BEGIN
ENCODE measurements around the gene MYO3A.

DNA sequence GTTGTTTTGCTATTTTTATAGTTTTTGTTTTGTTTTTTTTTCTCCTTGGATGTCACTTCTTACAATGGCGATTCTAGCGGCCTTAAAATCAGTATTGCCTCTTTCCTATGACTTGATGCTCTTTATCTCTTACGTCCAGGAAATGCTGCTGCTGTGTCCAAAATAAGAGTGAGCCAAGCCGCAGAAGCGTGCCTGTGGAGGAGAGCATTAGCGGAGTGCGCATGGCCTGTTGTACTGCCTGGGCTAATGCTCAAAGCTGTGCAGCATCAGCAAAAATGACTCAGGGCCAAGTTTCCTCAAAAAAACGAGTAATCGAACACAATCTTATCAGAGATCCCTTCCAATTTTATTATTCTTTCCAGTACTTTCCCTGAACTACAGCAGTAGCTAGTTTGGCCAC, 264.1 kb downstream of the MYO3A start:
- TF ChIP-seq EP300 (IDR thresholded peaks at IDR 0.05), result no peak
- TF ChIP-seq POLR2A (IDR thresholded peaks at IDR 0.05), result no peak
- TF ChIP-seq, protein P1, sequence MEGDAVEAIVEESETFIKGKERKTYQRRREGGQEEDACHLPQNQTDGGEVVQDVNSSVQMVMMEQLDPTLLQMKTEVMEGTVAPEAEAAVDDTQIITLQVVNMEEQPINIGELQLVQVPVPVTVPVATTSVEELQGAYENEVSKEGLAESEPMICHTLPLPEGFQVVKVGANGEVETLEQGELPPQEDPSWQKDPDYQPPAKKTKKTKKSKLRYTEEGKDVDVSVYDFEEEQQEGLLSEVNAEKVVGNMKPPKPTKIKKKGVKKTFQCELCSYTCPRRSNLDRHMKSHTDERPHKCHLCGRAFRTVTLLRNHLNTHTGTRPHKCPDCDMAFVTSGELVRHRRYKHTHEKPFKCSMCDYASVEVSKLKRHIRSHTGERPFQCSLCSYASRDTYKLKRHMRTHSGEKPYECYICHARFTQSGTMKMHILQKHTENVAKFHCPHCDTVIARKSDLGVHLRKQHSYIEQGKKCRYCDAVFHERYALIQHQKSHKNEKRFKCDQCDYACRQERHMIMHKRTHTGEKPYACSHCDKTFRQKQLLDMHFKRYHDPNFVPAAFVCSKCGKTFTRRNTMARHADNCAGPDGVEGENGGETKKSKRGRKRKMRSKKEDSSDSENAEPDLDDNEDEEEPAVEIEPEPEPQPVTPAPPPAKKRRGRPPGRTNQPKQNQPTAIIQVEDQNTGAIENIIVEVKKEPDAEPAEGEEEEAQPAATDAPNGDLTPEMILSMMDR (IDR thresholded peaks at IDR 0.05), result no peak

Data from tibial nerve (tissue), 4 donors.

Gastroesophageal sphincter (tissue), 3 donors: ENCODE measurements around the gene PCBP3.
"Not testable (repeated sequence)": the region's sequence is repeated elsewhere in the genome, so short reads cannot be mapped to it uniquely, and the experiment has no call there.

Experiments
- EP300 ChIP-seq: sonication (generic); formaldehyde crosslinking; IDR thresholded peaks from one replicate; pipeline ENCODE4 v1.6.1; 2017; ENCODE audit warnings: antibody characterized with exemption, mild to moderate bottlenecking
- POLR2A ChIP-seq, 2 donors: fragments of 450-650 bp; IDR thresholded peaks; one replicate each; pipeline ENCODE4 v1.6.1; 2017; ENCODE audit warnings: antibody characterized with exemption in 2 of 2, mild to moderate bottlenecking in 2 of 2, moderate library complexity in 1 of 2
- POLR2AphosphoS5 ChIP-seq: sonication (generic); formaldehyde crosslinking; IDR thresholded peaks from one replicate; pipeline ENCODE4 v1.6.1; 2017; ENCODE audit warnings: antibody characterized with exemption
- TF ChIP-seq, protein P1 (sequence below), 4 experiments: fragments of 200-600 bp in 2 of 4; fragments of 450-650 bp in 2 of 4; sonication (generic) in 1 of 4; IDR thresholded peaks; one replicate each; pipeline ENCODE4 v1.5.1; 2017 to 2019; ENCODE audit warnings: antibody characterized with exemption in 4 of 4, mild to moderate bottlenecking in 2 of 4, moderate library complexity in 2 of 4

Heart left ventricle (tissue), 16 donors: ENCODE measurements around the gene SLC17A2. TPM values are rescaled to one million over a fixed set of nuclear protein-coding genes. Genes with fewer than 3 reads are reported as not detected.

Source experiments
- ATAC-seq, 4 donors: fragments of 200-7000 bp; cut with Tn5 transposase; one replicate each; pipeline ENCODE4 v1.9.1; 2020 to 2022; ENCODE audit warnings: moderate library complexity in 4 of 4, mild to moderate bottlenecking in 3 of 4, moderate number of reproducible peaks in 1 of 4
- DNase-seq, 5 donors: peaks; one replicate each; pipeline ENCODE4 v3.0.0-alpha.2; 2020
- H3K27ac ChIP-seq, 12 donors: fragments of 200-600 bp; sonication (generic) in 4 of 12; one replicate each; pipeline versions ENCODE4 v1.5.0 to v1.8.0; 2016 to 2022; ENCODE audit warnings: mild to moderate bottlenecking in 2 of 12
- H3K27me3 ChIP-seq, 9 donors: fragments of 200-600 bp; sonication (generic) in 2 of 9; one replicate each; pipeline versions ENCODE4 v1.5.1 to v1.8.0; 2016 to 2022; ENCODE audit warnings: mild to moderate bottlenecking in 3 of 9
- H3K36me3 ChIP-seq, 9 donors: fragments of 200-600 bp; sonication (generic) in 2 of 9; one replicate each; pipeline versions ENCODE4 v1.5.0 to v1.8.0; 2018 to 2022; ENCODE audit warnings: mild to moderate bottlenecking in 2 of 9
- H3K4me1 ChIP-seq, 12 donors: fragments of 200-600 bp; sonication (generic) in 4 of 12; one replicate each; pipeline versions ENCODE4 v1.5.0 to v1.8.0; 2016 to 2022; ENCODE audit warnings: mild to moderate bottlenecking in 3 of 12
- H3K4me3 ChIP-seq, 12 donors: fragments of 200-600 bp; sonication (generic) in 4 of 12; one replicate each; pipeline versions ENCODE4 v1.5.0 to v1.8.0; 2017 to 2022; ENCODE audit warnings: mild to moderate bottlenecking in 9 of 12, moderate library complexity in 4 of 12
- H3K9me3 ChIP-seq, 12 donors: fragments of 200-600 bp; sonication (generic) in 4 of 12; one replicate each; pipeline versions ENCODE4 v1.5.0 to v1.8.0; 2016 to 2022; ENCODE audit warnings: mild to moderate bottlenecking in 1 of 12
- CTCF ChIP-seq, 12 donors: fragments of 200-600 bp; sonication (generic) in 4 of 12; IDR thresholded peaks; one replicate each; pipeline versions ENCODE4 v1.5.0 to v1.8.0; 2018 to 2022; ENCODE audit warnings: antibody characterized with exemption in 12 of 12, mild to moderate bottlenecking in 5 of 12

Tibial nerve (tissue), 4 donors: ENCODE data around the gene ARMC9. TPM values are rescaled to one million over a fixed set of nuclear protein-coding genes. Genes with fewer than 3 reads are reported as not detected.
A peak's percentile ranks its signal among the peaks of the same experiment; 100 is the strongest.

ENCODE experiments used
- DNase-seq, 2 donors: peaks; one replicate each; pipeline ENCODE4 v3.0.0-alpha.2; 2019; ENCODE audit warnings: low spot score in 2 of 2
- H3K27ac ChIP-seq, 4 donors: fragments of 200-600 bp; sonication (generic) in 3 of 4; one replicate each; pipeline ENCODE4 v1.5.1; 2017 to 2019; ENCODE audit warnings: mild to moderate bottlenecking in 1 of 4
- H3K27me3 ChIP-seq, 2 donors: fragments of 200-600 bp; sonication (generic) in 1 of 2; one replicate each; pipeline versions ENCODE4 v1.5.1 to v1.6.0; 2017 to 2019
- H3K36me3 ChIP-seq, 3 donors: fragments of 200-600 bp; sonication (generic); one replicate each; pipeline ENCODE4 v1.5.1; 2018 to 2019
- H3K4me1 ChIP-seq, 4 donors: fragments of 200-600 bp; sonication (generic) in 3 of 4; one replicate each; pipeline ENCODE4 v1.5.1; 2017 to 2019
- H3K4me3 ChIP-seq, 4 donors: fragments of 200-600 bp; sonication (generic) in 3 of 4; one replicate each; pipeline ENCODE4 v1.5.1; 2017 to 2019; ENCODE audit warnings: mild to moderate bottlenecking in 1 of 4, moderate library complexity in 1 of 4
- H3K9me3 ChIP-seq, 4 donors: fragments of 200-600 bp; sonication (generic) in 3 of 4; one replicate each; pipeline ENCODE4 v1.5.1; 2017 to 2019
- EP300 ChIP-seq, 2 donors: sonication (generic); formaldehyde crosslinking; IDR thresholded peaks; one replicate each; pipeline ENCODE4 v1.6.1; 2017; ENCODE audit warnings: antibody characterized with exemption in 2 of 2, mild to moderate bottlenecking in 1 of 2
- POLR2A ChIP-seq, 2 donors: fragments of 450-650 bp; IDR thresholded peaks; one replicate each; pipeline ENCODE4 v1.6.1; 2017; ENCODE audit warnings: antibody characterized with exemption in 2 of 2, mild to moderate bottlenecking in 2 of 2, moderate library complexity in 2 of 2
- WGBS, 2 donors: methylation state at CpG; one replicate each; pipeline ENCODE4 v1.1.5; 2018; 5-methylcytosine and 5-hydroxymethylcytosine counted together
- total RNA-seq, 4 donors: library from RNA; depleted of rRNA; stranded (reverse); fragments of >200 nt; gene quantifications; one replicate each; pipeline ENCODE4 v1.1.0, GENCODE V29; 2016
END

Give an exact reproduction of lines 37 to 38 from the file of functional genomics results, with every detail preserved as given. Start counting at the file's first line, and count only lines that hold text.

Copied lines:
- WGBS, 2 donors: methylation state at CpG; one replicate each; pipeline ENCODE4 v1.1.5; 2018; 5-methylcytosine and 5-hydroxymethylcytosine counted together
- total RNA-seq, 4 donors: library from RNA; depleted of rRNA; stranded (reverse); fragments of >200 nt; gene quantifications; one replicate each; pipeline ENCODE4 v1.1.0, GENCODE V29; 2016